MUSKOKAN - Muskoka’s lakes may be dominated by flashy fibreglass speed boats, but it’s the antique vessels that attract the most attention.
THE MUSKOKAN QUEEN.
Owned by Fred and Sue Jackson, the firewood-powered Lamplighter Queen cruised around Lake of Bays as part of the Lake of Bays Old Boat and Car Meet.
Old boat enthusiasts still come out in droves to all kinds of events in the region to show off their vessels and to check out what the neighbours are putting around in. Lake of Bays, in particular, is a hotspot of old boater activity and one group has been informally getting together on the lake for years now to show off some of the more interesting vessels on the water today.
Unofficially called the Lake of Bays Old Boat and Car Meet, the event, held August 27, attracted roughly a dozen boats to the Port Cunnington Lodge. Despite the overcast weather, more than 30 people took part in the meet.
The event acts as the spiritual successor to the Lake of Bays Association (LOBA)-run Silent Boat Rally. That event promoted quieter boat travel.
“We always participated in that, but gasoline powered boats didn’t participate,” said Graeme Ferguson, one of the organizer’s of this year’s meet. “That was all kayaks, rowboats and electric boats. That hasn’t been held for about three years, but LOBA is seriously considering reinstituting a version of it next year.”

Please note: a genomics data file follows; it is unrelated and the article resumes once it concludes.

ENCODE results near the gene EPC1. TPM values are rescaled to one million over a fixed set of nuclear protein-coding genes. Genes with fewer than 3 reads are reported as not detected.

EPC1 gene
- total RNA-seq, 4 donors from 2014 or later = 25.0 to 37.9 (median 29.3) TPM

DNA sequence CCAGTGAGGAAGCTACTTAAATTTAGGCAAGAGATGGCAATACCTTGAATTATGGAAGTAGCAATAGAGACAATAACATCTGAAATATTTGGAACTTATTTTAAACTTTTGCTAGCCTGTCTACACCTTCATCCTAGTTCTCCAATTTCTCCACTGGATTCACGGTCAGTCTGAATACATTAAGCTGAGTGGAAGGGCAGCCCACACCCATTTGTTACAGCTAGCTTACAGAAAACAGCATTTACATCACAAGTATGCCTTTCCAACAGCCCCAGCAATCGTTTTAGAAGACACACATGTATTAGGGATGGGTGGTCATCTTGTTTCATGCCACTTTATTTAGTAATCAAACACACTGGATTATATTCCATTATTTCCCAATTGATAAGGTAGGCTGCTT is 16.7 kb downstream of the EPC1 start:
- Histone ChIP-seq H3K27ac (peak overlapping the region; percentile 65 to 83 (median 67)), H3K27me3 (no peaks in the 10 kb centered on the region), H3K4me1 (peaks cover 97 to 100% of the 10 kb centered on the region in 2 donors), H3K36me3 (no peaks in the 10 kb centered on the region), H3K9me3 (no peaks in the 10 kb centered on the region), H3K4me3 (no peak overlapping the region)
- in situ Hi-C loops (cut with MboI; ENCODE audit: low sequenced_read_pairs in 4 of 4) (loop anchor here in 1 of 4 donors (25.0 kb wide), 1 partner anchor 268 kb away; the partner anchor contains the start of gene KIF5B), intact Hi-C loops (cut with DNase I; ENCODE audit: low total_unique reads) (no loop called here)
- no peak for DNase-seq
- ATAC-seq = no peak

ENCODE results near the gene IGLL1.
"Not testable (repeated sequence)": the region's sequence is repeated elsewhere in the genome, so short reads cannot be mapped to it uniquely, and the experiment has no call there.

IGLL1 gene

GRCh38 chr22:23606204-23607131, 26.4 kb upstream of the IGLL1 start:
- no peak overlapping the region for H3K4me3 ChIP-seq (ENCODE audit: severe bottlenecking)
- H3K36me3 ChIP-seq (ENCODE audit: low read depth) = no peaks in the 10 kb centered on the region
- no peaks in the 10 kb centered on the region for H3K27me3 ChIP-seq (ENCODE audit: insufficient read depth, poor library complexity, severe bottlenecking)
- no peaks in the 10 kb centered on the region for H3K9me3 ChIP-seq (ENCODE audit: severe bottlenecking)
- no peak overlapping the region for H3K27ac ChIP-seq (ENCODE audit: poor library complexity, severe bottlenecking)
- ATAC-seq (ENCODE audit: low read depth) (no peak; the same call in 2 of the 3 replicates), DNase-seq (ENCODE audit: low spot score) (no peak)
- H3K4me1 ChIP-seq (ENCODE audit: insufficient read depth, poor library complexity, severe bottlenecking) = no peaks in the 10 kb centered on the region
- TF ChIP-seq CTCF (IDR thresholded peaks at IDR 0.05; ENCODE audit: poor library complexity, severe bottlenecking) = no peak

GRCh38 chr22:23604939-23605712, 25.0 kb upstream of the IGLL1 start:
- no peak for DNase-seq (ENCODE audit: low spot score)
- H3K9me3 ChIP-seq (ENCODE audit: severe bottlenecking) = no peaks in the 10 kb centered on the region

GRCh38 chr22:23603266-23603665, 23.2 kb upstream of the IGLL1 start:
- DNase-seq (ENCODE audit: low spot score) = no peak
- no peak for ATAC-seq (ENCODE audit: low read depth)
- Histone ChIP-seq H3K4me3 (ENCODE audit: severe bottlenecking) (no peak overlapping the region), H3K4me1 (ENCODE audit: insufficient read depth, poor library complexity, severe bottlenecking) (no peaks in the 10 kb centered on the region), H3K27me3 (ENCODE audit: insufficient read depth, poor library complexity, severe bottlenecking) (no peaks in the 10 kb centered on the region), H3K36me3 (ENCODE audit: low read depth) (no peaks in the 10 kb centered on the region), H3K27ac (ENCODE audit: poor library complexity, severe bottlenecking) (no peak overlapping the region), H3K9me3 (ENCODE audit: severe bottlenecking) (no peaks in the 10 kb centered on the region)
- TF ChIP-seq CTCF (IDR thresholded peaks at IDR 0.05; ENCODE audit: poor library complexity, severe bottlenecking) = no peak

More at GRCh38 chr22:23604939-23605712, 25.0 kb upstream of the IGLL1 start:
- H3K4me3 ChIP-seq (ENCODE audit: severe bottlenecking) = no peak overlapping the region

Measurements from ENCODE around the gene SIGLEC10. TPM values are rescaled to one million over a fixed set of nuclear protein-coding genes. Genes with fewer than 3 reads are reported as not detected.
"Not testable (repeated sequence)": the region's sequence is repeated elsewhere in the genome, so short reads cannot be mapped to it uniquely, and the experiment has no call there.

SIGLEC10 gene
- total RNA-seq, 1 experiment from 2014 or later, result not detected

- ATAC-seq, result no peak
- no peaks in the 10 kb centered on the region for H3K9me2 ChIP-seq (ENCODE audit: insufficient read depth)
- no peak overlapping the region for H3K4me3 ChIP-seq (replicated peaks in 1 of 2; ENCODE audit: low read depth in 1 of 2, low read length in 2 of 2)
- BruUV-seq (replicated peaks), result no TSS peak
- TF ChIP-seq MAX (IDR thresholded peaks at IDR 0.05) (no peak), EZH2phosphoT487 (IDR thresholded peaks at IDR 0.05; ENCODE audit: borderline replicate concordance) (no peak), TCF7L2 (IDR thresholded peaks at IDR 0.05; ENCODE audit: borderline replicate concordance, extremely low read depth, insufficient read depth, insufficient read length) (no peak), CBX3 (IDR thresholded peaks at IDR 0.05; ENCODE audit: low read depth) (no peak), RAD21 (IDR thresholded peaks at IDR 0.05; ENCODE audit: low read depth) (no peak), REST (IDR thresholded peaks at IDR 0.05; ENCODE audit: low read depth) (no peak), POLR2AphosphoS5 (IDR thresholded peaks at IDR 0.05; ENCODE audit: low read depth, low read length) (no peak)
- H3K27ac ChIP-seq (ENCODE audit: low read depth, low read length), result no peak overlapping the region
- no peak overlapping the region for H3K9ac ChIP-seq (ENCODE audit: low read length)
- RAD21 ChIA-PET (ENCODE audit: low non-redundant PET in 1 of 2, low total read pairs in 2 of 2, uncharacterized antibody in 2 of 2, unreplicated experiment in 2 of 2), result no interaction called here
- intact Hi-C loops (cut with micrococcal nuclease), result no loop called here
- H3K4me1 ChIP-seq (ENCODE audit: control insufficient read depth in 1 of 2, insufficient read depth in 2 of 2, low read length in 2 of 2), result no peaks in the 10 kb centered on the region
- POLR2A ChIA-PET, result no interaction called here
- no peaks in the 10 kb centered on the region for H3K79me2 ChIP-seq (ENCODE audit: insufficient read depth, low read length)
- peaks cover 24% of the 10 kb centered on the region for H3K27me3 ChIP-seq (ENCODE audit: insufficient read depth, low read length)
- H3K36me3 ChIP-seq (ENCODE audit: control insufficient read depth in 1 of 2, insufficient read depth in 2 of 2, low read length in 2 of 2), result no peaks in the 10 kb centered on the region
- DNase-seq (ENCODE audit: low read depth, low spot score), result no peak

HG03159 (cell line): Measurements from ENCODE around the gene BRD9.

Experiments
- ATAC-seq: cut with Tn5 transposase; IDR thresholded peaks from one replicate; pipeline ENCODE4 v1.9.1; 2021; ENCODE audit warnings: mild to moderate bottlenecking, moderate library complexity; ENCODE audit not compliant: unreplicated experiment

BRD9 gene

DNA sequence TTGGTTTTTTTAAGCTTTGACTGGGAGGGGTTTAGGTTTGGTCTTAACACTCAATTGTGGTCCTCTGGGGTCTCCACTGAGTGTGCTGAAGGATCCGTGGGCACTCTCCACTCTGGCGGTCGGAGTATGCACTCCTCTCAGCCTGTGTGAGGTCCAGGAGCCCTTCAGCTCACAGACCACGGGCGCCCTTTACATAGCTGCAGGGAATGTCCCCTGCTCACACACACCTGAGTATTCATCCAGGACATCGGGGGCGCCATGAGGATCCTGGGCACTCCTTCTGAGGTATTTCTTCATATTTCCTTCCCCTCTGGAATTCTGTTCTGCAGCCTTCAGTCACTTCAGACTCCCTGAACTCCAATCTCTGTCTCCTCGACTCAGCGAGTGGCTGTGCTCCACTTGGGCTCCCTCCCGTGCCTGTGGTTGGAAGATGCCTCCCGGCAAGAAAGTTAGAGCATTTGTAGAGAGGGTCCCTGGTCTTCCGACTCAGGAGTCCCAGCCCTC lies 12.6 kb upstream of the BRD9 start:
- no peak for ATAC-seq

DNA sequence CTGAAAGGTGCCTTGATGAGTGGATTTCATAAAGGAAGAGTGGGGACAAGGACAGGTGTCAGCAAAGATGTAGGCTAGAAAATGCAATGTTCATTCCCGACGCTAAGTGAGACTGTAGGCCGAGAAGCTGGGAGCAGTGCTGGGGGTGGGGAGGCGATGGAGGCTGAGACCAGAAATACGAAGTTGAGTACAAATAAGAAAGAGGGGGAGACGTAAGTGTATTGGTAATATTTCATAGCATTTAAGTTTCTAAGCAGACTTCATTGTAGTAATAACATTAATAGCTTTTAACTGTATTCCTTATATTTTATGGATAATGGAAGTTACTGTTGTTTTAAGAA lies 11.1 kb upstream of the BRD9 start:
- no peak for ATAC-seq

At Monday’s meet, gasoline powered boats were very much welcome. In fact, anyone with an antique or just an interesting boat was welcome.
The cruise portion of the meet started at Port Cunnington and traveled around Bigwin Island before returning home. Ferguson said everyone in attendance seemed to enjoy the event and it’s very likely they will hold it again next year.
The star of the show was probably the Lamplighter Queen, which is a steamboat that was brought up from New York to take part in the meet.
“It’s actually a 15-year-old boat that was modeled on a century-old design. It was running on wood so he had a basket and wherever he stopped he would fill it up with firewood. Then he would put the wood in and the burned wood made the steam,” Ferguson said.
Owned by Fred and Sue Jackson of Schenectady, New York, the 21-foot Beckmann Compromise attracted a lot of attention during the cruise. Capable of reaching speeds of 11 kilometres an hour, the vessel is reminiscent of the famous African Queen.